Batalha


We have decided to leave the coast and head inland for a few days of ‘culture’ – exploring some of the rather impressive World Heritage sites that Portugal is home to. We thought we might do one blog post covering all of them, but the first blew us away and we have rather a lot of photos to share, so it might be one post per monument – steel yourselves.

There is a bit of history to go with this, so bear with me. On 14 August 1385, King John I made a promise to the Virgin Mary that, if she helped the Portuguese army win the battle against the much larger Castilian army, he would build a monastery. She kept up her end of the bargain so in 1386 construction began of the monastery of Santa Maria da Vitoria in Batalha. In 1388 the King gave the monastery to the Dominicans, who remained there until Portugal abolished religious orders in the 19th century. Various architects worked on the monastery at different times and one chapel is unfinished after the King and architect of the time both died.

To call the monastery impressive is to undersell it – our jaws actually dropped a few times at the scale of the place and the detail of the incredible stone carving in some of the chapels.Wonderful as D’s photos are, they really don’t do it justice. Our parking spot for a couple of nights wasn’t bad either.

On a more frivolous note, we are conducting a wine-tasting experiment at the moment – a supermarket brand red wine from Alentejo at €1.49 per bottle versus the Reserva version of the same wine at €3.49 – can we tell the difference? Is it worth paying the extra €2? Or are we really about quantity rather than quality? I suspect I already know the answer. We did decide to avoid the wine pictured below though. We also decided against the Restaurante do Farto – D doesn’t need any help in that department. And on that note, I’ll leave you.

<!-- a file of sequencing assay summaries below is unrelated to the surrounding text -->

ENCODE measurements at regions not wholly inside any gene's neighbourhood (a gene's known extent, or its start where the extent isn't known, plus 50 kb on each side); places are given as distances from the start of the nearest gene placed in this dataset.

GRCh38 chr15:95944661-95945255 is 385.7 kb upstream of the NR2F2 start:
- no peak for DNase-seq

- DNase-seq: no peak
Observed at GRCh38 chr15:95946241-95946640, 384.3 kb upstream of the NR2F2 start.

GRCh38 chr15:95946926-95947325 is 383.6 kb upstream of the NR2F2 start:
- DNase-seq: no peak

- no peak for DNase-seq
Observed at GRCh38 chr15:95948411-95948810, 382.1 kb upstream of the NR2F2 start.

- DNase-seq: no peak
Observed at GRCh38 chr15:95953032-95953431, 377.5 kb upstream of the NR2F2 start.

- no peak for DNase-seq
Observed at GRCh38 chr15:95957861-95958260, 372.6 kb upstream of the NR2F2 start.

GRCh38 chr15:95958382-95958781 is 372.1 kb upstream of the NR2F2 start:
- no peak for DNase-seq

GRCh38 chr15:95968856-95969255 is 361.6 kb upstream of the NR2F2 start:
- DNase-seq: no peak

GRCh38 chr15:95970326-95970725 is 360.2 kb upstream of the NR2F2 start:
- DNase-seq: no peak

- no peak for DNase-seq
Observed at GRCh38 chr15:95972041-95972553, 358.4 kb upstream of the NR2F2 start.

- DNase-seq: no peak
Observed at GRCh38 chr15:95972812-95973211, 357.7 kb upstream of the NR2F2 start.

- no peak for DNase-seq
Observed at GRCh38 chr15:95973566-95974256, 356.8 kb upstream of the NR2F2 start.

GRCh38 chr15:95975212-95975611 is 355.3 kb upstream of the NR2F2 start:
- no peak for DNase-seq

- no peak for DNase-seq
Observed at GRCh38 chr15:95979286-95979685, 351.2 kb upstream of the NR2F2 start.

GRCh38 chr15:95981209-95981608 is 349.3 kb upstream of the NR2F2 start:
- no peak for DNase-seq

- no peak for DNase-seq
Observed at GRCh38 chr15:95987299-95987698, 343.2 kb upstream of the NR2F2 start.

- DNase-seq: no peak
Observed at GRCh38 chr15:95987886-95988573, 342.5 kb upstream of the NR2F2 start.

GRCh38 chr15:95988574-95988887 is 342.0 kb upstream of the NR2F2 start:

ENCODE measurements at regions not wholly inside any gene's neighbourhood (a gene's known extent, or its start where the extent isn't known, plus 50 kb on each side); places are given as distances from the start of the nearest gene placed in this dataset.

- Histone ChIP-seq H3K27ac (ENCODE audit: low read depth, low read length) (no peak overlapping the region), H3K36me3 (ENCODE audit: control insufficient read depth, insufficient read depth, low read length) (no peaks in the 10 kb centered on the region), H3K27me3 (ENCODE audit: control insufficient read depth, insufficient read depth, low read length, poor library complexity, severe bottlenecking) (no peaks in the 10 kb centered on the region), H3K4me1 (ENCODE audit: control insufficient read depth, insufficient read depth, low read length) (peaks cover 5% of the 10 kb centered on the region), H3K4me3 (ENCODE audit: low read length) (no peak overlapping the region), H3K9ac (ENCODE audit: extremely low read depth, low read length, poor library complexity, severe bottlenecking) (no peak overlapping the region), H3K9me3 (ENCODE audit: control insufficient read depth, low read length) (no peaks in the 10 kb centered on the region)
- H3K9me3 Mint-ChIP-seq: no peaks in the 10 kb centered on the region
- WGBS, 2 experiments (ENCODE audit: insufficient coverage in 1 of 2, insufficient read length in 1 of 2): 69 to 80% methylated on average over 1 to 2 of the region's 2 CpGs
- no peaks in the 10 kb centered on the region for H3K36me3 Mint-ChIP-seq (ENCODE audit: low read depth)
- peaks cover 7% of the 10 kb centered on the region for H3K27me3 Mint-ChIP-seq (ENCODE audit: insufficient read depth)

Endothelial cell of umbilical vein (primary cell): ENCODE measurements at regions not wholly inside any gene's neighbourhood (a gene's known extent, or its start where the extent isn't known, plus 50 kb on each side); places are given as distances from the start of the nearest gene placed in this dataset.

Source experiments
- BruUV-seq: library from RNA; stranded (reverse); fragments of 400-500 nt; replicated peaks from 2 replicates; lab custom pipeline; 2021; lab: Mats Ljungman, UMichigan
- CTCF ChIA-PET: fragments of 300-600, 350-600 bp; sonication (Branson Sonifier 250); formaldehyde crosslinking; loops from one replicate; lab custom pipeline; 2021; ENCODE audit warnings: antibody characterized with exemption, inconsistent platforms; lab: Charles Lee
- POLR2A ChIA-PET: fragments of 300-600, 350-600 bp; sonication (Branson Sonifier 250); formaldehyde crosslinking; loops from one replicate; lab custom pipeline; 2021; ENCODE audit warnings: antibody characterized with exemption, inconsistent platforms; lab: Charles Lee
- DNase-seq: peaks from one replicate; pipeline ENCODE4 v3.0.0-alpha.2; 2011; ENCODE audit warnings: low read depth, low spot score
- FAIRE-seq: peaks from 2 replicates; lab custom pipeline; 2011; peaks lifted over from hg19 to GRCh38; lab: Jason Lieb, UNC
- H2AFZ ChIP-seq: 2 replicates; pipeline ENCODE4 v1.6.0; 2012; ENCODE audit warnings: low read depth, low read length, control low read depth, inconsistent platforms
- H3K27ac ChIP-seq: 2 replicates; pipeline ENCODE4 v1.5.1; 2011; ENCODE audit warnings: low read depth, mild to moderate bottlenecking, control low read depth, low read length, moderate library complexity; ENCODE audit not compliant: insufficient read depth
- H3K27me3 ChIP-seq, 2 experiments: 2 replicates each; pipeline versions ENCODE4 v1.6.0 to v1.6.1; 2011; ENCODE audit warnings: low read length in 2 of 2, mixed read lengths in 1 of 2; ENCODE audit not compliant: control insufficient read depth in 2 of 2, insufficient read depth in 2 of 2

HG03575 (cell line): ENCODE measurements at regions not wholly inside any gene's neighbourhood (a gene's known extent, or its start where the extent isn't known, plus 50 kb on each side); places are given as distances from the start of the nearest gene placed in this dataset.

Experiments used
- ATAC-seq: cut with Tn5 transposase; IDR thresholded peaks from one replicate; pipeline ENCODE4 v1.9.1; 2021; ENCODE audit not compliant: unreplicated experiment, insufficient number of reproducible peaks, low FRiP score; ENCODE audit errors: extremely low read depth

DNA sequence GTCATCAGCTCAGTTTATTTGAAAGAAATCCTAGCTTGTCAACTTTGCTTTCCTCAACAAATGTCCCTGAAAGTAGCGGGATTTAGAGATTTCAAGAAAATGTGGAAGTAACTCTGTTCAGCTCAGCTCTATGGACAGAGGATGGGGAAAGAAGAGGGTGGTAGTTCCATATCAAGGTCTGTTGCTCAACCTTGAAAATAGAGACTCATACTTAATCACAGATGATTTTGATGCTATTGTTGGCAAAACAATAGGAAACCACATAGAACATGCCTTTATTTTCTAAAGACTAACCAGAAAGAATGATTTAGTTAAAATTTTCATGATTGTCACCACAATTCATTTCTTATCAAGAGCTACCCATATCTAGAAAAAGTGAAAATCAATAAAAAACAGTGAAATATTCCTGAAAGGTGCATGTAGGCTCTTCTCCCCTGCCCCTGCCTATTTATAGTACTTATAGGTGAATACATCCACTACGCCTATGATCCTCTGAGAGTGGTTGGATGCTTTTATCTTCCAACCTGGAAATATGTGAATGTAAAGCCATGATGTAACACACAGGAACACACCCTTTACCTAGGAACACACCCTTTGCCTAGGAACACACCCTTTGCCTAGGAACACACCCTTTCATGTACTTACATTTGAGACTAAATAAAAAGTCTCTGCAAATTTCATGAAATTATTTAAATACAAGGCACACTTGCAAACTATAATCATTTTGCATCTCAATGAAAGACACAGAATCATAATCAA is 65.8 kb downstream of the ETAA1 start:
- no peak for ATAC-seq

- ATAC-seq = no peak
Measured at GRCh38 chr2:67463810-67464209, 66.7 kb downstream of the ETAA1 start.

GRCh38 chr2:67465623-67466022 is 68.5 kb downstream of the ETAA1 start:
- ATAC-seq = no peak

S

Comments;

AUSSIE DAD AND JAN
Carvings – extraordinary. Excellent wine humour to finish – was the note to which you refer B-FLATulent? And on a humorous note of my own, I have to register my car. It’s free for old chaps like me but I still have to get a receipt for $0 from the Roads and Traffic Authority before registration can be finalised. Bureaucracy Rules OK!

ENGLISH DAD
I’m always staggered by the skill of craftsmen as long ago as the 14th. century. To be able to turn stone into something resembling large-scale lacework is fantastic, and as for the stone tree beside Hans, if it had some smaller branches and twigs it would look just like a real one!
The mention of the restaurant prompts me to relate a joke I heard today about the bald man who had a very hairy bum. He had the bright idea to have his bum hair cut and made into a wig. It actually looked very good but the problem was that it kept blowing off. I know it belongs in the classroom but I quite enjoyed it.
By the way what’s the internet?

UNCLE PETER
most impressive, but you cannot drink the scenery

I would like to share an experience with you about drinking and
driving. As you well know, some of us have been known to have had
brushes with the authorities on our way home from the odd social
session over the years. Well, I have done something about it –: a couple
of nights ago I was out for a few drinks with some friends and had a few
too many whiskeys as well as beers and some rather nice claret; but
knowing full well I may have been slightly over the limit, I did
something I’ve never done before – I took a bus home. I arrived back
safely and without incident which was a real surprise, since I had
never driven a bus before and have no idea where I got this one.

AUSSIE DAD AND JAN
Gold, Pete, Gold.

OZ CLARK
Wine by the bottle you are going up in the World

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